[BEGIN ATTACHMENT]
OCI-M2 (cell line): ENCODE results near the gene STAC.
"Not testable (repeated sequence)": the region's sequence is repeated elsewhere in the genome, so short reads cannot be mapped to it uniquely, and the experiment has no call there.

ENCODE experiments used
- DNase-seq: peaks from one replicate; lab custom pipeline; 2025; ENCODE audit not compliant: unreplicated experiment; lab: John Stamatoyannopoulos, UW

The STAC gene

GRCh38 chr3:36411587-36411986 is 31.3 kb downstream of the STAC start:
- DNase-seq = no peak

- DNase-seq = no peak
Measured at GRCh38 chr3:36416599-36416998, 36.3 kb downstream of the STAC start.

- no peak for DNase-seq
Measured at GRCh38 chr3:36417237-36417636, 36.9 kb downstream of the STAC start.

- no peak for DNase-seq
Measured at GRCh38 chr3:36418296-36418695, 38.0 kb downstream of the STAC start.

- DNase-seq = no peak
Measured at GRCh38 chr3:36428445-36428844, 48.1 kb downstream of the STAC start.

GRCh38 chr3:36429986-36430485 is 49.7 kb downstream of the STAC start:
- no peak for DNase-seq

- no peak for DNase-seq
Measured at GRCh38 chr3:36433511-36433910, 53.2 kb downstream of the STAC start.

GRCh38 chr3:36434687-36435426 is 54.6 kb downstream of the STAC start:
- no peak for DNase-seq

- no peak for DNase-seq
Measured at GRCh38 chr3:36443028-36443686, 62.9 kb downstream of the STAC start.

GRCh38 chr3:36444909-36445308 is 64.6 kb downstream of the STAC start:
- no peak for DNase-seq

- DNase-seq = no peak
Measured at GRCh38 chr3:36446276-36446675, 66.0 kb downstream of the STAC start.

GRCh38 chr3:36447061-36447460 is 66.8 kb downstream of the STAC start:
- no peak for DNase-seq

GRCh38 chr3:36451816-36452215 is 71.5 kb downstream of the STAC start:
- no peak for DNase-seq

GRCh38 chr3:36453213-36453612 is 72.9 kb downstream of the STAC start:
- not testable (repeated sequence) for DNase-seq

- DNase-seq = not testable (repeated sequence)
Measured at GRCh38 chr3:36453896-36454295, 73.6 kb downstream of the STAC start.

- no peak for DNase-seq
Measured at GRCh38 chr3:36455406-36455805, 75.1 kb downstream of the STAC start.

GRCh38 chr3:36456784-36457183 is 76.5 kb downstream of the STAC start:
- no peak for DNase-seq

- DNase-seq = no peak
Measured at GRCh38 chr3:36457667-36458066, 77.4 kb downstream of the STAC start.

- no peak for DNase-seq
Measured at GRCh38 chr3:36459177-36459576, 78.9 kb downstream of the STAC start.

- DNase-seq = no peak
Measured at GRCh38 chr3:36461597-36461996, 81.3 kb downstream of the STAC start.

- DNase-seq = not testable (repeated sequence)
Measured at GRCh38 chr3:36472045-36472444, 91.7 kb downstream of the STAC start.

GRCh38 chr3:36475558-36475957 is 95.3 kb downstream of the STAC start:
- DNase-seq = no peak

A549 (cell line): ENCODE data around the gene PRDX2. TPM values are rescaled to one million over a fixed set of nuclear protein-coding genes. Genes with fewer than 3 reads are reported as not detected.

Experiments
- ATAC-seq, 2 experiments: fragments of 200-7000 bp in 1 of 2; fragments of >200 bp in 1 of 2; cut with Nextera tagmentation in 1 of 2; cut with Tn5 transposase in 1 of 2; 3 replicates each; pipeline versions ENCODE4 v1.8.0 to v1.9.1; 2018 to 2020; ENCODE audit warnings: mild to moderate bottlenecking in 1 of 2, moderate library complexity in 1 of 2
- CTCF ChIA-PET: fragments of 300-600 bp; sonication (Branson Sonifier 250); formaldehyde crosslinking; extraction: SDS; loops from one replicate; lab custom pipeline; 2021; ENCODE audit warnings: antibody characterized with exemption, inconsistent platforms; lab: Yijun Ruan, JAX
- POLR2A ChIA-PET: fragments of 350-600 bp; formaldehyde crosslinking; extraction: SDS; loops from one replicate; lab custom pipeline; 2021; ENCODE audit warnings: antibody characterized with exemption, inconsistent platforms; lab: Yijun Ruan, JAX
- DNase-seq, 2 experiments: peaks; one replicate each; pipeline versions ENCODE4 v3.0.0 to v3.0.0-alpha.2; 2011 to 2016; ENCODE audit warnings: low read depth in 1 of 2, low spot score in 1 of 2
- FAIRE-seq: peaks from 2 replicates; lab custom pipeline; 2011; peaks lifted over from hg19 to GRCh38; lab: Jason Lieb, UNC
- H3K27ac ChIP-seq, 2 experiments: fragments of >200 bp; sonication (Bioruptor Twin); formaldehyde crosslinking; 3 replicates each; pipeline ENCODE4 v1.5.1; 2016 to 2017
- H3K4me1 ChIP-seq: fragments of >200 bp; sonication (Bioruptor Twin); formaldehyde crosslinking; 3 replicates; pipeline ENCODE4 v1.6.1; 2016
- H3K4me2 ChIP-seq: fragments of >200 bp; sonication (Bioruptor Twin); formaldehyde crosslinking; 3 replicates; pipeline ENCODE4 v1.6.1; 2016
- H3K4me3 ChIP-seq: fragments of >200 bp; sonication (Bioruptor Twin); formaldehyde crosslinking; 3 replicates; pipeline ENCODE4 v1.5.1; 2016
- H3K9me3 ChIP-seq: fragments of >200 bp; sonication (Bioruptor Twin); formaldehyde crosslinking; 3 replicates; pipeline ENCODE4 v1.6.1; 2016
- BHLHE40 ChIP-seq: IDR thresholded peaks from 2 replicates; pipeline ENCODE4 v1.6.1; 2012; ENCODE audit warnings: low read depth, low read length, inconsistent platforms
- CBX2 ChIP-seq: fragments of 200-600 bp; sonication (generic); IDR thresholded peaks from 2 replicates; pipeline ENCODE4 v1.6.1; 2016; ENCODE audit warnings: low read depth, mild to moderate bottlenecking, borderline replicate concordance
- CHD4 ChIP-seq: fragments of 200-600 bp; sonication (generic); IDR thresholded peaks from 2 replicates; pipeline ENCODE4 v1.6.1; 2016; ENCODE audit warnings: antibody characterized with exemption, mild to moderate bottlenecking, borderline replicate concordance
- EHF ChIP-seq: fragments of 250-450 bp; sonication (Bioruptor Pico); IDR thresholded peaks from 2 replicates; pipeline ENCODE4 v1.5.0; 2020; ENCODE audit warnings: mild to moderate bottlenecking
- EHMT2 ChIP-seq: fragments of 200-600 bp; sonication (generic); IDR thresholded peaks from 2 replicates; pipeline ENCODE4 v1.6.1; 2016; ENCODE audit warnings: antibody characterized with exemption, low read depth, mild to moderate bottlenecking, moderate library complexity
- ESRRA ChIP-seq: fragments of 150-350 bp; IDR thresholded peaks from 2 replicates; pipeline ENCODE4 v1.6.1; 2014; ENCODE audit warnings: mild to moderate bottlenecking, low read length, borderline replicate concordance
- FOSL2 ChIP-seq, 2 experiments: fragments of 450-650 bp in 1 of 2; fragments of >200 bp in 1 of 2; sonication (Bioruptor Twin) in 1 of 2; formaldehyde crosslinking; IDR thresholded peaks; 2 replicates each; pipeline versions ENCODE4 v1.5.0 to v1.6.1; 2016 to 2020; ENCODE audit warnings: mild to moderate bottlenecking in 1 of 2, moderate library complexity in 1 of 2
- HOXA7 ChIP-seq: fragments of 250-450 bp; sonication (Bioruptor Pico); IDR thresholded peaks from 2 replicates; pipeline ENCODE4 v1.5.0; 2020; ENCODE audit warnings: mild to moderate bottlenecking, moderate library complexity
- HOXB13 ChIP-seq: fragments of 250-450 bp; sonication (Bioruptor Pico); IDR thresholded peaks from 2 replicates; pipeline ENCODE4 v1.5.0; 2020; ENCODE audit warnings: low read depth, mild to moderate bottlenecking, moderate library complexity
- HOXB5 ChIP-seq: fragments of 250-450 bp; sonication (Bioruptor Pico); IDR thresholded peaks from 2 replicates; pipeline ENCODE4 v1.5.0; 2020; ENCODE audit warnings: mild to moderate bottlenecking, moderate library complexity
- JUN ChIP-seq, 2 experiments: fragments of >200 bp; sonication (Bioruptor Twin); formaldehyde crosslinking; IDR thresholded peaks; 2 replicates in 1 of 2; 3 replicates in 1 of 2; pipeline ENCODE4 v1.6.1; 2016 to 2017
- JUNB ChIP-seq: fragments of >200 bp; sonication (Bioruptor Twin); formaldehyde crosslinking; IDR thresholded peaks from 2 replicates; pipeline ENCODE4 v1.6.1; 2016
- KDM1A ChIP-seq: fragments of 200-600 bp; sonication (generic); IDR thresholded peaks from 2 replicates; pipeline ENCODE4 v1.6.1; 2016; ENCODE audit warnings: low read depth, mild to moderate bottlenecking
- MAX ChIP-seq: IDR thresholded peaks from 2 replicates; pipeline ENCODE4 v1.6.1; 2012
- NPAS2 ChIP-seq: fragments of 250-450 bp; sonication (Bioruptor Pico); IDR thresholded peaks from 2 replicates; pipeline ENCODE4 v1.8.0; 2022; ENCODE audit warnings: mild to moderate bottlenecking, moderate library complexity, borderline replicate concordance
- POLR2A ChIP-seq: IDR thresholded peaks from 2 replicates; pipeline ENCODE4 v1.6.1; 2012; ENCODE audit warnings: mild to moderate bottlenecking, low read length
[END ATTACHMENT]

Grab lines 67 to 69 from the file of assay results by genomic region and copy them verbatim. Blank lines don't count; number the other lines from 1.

- ESRRA ChIP-seq: fragments of 150-350 bp; IDR thresholded peaks from 2 replicates; pipeline ENCODE4 v1.6.1; 2014; ENCODE audit warnings: mild to moderate bottlenecking, low read length, borderline replicate concordance
- FOSL2 ChIP-seq, 2 experiments: fragments of 450-650 bp in 1 of 2; fragments of >200 bp in 1 of 2; sonication (Bioruptor Twin) in 1 of 2; formaldehyde crosslinking; IDR thresholded peaks; 2 replicates each; pipeline versions ENCODE4 v1.5.0 to v1.6.1; 2016 to 2020; ENCODE audit warnings: mild to moderate bottlenecking in 1 of 2, moderate library complexity in 1 of 2
- HOXA7 ChIP-seq: fragments of 250-450 bp; sonication (Bioruptor Pico); IDR thresholded peaks from 2 replicates; pipeline ENCODE4 v1.5.0; 2020; ENCODE audit warnings: mild to moderate bottlenecking, moderate library complexity